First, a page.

I was blessed with sane parents, so they didn’t try to make me into something I wasn’t, aside from convincing me (mostly) that it was rude to read when other people were in the room and make me use a fork to eat instead of my fingers. But less sane parents might have encouraged me to think I was a boy or that I was a lesbian, because I built tree forts instead of playing with dolls and didn’t like the boys in my class (they were too childish for my taste).

My parents were smart enough to realize that, just because I didn’t fit into the box that our culture has labeled ‘heterosexual female’, I shouldn’t be made to find myself another box in which I would be an even worse fit. They were also smart enough to realize that, if they tried to convince me I was in fact, the opposite sex, I might have been persuaded. Not because I was overly gullible, but because I trusted my parents’ judgment and really wanted their approval (in some ways, I am stereotypically female).

Not everyone has sane parents, and perhaps more importantly, there is an increasing minority of people who believe that, just because a person steps out of their box or doesn’t fit perfectly in the first place, they shouldn’t be allowed back in. In its most benevolent form, this leads to 57 genders, one in each box, so everyone in the world fits into one. Have to make the little darlings comfortable, you know? And of course, people can only associate with like-minded people, right?

And if a person wants to step outside, finds that it’s cold out there and wants to come back in? Nope, can’t allow that. So you have people who try to transition from one sex to the other, regret their surgery and try to return to their birth sex, and they get crucified by both sides, transsexual and not. Many of them started their transitions when they were very young and didn’t know any better but were pushed into it by parents who a) wanted a child of a particular sex and didn’t get one or b) genuinely but mistakenly thought they were doing what was best for their child.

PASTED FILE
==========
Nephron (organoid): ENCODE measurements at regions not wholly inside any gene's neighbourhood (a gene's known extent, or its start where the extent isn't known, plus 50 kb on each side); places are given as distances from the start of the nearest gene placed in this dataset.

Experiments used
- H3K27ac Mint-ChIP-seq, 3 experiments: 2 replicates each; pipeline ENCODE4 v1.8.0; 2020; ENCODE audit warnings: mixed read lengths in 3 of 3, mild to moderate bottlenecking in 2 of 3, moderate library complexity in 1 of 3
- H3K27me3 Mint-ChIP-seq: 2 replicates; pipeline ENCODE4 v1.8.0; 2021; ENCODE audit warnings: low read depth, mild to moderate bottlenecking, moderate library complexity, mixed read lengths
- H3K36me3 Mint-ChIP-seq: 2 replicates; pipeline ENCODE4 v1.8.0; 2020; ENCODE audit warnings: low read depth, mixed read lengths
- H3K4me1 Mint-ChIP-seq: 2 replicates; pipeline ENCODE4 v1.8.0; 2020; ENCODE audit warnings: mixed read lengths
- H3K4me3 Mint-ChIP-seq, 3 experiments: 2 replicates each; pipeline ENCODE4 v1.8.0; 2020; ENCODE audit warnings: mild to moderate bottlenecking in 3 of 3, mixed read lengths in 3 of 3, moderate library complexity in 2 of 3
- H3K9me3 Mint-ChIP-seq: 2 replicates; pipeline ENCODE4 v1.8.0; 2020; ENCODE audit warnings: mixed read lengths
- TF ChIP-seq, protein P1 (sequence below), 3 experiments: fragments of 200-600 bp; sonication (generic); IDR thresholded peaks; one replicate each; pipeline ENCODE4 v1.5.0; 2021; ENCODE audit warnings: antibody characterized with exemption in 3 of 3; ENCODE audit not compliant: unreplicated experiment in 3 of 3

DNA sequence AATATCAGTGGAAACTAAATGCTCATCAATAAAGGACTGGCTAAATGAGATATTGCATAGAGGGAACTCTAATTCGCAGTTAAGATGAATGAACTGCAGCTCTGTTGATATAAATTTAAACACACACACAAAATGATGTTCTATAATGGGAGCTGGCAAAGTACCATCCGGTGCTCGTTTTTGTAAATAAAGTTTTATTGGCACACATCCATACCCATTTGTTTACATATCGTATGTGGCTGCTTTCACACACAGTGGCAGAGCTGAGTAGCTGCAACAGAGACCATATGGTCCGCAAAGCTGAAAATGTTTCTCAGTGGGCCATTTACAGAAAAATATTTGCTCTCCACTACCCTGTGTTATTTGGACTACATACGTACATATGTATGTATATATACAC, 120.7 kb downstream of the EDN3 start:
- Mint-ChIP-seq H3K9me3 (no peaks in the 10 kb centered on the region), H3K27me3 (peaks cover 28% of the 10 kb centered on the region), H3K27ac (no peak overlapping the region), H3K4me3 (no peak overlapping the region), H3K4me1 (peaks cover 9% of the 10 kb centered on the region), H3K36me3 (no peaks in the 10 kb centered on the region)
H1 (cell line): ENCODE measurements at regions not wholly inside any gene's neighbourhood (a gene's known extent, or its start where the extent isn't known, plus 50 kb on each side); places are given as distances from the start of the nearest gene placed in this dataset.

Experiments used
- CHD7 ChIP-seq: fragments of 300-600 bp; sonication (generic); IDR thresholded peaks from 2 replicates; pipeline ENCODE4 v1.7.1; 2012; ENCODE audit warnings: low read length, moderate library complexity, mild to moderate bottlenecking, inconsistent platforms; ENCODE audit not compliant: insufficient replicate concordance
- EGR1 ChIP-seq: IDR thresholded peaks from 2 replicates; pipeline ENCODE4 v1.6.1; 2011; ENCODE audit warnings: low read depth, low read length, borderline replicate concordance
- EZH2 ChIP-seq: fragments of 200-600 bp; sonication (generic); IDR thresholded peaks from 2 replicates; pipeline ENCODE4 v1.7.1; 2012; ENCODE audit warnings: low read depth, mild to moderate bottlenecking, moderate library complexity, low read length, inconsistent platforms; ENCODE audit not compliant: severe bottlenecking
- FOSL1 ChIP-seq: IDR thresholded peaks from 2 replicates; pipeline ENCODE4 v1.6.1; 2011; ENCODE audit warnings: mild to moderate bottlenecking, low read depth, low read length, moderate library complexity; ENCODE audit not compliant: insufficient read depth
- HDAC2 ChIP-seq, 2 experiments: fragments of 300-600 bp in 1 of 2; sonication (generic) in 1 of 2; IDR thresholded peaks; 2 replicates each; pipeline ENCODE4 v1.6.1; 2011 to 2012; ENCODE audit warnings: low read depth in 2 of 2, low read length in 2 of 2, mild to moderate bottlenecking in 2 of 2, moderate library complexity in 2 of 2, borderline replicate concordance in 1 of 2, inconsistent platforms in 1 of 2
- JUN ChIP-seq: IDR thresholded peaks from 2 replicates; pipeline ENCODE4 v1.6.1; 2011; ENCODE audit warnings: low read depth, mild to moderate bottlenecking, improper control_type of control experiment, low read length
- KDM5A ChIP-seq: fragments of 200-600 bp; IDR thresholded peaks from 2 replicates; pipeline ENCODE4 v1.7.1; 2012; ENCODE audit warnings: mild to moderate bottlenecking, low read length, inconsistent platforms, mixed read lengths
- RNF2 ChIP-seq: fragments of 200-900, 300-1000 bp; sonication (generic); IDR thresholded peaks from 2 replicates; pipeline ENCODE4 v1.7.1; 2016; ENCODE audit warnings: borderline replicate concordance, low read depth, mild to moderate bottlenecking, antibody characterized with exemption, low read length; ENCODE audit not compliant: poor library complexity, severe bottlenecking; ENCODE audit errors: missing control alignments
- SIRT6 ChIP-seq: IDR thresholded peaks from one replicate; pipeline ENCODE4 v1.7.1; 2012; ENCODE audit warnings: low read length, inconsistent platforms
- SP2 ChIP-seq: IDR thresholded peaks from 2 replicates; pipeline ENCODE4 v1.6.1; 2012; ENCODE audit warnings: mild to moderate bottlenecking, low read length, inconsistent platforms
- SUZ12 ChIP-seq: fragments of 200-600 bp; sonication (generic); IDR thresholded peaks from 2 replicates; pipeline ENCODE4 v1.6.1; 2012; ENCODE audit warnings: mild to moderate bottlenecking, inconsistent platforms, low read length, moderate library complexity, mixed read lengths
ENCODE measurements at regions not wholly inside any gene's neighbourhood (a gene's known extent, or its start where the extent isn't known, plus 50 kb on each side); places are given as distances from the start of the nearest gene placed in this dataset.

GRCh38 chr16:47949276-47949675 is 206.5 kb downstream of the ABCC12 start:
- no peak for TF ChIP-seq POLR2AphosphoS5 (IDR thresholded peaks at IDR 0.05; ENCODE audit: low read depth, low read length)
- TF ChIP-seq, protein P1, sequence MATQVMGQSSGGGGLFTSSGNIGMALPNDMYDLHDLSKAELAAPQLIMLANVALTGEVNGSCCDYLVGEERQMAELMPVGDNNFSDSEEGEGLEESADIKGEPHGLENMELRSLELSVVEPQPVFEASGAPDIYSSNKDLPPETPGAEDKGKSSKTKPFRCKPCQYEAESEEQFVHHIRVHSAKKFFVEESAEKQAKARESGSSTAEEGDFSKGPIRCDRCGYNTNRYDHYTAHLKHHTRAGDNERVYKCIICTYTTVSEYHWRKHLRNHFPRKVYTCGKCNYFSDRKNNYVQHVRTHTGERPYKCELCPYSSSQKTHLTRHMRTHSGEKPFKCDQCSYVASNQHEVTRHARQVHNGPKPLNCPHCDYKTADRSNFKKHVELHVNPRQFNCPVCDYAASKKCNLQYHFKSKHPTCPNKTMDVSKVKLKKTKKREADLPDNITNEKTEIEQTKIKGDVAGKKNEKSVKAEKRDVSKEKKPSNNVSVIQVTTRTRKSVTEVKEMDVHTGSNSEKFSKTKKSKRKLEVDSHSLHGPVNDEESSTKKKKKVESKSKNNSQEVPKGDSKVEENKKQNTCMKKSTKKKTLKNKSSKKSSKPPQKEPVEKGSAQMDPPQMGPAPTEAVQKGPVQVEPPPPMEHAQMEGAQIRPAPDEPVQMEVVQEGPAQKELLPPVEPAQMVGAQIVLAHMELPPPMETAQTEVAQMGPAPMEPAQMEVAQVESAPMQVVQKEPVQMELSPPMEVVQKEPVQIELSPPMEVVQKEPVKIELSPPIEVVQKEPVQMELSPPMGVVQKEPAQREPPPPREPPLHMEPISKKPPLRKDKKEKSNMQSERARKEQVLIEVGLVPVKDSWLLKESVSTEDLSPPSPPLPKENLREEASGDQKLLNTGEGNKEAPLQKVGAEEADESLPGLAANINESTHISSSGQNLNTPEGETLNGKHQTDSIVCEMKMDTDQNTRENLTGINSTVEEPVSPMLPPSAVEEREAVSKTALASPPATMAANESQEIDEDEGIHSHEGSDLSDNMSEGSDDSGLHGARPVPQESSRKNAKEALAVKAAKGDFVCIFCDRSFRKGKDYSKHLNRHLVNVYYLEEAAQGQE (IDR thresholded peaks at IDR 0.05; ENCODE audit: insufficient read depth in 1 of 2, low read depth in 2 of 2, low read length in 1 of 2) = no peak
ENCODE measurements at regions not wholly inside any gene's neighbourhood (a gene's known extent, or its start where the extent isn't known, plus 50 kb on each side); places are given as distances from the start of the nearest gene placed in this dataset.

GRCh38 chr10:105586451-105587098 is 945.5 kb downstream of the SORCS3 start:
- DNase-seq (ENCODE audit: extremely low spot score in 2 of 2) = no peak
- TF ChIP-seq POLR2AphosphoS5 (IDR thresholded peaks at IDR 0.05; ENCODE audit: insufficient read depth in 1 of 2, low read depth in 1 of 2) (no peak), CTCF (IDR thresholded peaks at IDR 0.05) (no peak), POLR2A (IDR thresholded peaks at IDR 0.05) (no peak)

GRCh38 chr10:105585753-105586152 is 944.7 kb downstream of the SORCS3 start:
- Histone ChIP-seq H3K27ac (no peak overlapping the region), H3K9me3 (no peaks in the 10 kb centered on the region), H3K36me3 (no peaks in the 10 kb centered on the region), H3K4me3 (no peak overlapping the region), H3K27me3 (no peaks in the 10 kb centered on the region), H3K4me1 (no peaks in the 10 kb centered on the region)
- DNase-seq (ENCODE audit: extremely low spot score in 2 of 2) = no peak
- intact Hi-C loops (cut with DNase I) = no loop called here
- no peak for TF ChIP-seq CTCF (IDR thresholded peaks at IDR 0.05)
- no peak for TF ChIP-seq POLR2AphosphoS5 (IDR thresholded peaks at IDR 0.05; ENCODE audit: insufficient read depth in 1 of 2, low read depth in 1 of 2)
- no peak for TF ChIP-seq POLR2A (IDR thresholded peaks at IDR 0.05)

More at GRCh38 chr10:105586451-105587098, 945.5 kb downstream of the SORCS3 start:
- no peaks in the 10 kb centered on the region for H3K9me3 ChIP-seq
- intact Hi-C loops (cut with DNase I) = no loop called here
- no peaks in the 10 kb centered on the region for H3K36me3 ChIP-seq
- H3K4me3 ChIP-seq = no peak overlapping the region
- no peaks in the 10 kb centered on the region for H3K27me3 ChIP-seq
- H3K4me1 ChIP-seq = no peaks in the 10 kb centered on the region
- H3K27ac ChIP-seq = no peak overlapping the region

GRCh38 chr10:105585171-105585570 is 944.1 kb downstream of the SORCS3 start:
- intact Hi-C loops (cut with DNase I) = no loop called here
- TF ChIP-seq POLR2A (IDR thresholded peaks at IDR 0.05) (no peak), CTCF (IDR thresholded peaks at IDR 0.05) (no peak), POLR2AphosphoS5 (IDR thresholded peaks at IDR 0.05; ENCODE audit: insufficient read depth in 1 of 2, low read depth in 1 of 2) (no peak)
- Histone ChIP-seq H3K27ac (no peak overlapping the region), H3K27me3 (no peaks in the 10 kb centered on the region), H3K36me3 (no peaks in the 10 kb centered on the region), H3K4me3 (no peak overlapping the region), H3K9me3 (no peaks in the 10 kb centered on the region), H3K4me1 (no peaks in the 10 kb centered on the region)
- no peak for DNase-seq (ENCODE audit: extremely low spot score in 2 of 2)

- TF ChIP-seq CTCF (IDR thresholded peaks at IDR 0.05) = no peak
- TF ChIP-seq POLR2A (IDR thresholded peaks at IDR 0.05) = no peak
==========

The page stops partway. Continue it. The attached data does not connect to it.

The same thing happens to black people who start out poor and pull themselves up into the middle class. Or immigrants who make good. Unless they abase themselves before the liberal gods- and even that’s not always successful- they become ‘traitors’ in the eyes of the people they left behind. Because they stepped outside the box, and in doing so, showed other people that it could be done.

Sticking people in arbitrarily defined boxes is emotionally simplistic, and when I’m the emotionally subtle one in a conversation, you know something’s wrong. For one thing, who decides the definition of a particular box? Is it one of those things that comes from a ‘collective subconscious’, whatever that is?